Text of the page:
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‘Coordinated policy, multilateral leadership required to limit effects of COVID-19 on workers’


Swift and coordinated policy responses are needed at national and global levels, with strong multilateral leadership, to limit the direct health effects of COVID-19 on workers and their families, while mitigating the indirect economic fallout across the global economy, the International Labour Organisation (ILO) has said.

The ILO urged that protecting workers and their families from the risk of infection needed to be a top priority, while the demand-side measures to protect those facing income losses because of infection or reduced economic activity are critical to stimulating the economy.

A preliminary assessment by the labour force concerning the possible impacts of COVID-19 on the world of work, proposed a range of policy options to mitigate the impacts of the pandemic and facilitate strong and fast recovery. 

The report stated that deeper institutional and policy reforms are also required to strengthen demand-led recovery to build resilience through robust and universal social protection systems that could act as automatic economic and social stabilizers in the face of crises.


This, the report said will also help to rebuild trust in institutions and governments.The ILO called for a tripartite social dialogue between governments, workers and employers’ organisations as an important tool for developing and implementing sustainable solutions, from the community level to the global level.

This, according to the assessment required strong, independent and democratic social partner organisations. It mentioned the Great Recession and other crises that have shown that countries could prevent the risk of a vicious downward cycle only through large-scale, coordinated and decisive policy measures.

It noted that the crisis has already transformed into an economic and labour market shock, impacting not only supply (production of goods and services) but also demand (consumption and investment).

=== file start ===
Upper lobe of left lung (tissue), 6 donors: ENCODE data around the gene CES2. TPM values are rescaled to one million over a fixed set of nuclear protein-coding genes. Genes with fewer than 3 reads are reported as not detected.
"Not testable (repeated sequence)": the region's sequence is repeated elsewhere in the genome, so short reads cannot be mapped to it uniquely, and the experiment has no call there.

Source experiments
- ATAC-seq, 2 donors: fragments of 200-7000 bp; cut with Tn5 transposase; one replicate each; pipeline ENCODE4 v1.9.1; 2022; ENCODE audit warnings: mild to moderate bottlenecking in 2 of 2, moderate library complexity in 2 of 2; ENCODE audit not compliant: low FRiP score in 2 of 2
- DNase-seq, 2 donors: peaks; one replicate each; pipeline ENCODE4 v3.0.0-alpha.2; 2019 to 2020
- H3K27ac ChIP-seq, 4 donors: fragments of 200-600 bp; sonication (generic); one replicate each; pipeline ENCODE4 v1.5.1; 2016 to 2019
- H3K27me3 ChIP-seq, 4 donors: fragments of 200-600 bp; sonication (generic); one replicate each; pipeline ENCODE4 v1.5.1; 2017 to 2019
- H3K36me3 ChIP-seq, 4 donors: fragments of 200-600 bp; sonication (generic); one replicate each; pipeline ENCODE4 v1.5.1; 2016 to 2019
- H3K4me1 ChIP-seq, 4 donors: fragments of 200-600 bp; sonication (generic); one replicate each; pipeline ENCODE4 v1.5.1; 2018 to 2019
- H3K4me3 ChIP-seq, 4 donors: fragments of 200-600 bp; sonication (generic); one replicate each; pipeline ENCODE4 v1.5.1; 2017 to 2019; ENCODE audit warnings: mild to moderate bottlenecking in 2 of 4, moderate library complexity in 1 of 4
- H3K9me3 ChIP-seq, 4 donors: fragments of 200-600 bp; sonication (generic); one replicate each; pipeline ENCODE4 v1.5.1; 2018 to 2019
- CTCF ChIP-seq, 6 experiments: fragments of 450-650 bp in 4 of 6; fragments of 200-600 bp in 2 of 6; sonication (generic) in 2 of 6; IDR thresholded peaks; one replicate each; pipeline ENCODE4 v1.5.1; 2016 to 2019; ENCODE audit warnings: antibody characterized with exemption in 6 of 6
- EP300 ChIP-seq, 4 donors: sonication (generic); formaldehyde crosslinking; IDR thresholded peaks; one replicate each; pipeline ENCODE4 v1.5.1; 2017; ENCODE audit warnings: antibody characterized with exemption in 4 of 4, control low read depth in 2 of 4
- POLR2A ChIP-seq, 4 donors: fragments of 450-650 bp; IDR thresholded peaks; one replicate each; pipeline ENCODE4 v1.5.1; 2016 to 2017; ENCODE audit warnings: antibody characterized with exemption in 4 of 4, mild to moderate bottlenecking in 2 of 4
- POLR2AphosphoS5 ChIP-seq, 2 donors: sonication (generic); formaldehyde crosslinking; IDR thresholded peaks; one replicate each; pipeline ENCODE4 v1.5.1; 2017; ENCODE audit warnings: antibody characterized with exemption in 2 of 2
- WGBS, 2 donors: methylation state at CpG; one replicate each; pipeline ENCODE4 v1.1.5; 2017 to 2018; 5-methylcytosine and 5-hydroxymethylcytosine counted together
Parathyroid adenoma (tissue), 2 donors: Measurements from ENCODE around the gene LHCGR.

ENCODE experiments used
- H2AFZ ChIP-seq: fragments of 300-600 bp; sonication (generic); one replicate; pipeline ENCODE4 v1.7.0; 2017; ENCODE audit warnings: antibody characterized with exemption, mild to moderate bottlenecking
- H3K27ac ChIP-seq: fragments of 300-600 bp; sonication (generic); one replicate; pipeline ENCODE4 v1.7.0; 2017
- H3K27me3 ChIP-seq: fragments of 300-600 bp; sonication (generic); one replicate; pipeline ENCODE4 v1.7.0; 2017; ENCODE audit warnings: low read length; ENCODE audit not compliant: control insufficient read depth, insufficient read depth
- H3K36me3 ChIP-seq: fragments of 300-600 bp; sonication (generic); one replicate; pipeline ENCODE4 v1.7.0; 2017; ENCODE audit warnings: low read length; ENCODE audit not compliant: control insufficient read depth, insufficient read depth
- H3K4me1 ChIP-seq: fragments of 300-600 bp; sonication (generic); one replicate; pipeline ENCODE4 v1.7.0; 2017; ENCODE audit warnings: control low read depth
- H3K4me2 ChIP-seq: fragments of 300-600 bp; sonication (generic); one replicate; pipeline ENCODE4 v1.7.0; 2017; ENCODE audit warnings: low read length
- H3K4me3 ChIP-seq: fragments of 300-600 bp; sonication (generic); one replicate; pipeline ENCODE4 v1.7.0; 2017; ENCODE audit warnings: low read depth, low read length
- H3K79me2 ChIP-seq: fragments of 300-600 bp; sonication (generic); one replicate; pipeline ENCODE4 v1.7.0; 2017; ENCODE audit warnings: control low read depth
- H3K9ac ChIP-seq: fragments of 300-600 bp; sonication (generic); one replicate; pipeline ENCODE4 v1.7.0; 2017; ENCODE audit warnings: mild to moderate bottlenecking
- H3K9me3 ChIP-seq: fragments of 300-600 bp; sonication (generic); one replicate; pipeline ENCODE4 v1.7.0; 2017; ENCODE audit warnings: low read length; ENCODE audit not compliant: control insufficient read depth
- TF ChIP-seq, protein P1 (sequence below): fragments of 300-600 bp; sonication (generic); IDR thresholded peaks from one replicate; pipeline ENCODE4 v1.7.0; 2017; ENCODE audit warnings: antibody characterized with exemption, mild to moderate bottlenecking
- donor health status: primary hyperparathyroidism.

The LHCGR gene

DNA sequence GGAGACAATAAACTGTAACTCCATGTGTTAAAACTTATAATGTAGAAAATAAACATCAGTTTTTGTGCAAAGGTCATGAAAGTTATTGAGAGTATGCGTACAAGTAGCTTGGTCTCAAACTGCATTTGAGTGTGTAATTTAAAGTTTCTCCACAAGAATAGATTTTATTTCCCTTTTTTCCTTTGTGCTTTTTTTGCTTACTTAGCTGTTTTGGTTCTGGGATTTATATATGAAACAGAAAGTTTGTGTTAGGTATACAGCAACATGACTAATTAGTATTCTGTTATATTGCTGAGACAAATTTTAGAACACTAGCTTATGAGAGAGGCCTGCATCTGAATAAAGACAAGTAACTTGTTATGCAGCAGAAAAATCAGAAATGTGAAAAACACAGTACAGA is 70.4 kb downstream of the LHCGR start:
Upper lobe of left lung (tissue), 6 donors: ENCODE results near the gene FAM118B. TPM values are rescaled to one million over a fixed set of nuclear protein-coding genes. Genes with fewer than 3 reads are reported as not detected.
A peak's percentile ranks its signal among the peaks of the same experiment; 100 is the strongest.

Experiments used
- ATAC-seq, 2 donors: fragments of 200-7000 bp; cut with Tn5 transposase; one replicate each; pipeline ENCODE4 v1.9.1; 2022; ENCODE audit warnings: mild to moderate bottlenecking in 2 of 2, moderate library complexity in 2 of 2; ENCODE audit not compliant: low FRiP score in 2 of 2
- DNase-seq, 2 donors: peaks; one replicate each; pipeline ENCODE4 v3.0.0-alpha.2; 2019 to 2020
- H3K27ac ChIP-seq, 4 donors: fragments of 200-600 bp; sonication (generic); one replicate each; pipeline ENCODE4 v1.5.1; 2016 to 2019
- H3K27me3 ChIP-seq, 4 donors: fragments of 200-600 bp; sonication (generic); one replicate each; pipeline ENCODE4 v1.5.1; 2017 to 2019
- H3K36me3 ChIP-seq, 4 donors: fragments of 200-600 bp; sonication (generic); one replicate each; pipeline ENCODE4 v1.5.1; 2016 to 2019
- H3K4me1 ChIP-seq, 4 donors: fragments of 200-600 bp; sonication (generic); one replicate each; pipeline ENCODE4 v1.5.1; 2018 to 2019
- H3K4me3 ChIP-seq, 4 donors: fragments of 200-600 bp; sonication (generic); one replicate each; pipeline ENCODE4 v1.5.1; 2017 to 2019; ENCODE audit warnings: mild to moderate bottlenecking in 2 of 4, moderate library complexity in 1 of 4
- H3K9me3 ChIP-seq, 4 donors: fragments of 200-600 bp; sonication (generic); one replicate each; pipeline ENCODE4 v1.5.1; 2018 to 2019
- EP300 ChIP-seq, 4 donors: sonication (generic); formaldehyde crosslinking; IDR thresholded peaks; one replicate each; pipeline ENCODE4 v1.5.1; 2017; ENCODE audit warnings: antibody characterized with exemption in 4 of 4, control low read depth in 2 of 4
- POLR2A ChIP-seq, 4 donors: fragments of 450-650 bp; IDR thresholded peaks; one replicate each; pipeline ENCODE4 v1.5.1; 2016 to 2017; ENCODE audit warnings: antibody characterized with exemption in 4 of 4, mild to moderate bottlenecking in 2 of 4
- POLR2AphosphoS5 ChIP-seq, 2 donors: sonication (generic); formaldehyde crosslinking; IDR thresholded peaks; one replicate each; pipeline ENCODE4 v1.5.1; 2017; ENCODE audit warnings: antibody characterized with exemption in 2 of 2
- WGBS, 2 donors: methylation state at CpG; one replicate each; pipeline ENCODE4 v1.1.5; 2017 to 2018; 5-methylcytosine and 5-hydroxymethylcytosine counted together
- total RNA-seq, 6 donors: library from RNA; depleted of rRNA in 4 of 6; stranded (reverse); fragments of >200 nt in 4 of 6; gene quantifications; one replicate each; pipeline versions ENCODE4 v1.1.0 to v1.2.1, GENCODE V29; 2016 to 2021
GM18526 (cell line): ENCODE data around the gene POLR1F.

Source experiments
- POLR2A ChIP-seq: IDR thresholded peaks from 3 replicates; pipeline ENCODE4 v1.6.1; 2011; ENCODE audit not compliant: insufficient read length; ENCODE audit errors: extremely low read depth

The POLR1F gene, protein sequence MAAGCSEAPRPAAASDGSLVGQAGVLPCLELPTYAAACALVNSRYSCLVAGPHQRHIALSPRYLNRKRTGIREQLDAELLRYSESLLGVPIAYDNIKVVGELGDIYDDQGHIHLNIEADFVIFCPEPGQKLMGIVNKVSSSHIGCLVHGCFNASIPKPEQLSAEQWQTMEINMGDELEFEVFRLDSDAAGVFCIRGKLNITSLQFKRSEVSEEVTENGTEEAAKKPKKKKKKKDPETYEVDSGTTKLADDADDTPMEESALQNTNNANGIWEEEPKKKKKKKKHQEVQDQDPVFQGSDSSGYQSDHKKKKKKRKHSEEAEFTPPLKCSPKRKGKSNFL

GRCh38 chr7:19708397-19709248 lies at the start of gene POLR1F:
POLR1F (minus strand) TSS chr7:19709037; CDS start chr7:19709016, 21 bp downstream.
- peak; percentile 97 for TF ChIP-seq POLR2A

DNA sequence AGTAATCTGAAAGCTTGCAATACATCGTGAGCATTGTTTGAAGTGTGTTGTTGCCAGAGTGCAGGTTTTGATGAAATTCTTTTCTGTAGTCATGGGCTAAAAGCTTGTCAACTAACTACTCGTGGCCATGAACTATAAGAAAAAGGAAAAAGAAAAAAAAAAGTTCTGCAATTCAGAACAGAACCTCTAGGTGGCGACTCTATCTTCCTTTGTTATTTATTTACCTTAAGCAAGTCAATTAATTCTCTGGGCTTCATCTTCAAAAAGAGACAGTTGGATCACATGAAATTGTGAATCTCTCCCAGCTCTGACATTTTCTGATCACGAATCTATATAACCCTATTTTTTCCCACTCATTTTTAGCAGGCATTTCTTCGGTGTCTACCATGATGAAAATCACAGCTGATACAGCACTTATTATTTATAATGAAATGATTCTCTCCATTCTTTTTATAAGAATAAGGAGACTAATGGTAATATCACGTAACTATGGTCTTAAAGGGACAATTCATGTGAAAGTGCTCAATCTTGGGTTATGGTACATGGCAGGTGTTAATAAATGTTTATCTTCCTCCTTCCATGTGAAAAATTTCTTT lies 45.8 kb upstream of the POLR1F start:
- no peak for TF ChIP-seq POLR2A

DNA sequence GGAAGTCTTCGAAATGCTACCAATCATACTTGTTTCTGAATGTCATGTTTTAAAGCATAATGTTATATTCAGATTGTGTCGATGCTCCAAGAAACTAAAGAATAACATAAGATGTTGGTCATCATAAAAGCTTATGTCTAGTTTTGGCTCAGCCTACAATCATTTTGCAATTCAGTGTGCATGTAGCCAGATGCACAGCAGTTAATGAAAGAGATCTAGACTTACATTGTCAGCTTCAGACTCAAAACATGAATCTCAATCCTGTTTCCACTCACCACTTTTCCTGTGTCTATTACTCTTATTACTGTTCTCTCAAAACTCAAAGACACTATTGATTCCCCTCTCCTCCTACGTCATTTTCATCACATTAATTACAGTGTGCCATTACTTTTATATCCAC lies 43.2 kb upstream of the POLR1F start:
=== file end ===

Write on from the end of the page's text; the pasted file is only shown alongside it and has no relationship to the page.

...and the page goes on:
All businesses, regardless of size, the report said are facing serious challenges, especially those in the aviation, tourism and hospitality industries, with a real threat of significant declines in revenue, insolvencies and job losses in specific sectors, adding that sustaining business operations would be particularly difficult for Small and Medium Enterprises (SMEs).

“Following travel bans, border closures and quarantine measures, many workers cannot move to their places of work or carry out their jobs, which has knock-on effects on incomes, particularly for informal and casually-employed workers. Consumers in many economies are unable or reluctant to purchase goods and services. Given the current environment of uncertainty and fear, enterprises are likely to delay investments, purchases of goods and the hiring of workers.

“Prospects for the economy and the quantity and quality of employment are deteriorating rapidly. While updated forecasts vary considerably – and largely underestimate the situation – they all point to a significant negative impact on the global economy, at least in the first half of 2020. These worrisome figures show growing signs of a global economic recession”, the report said.


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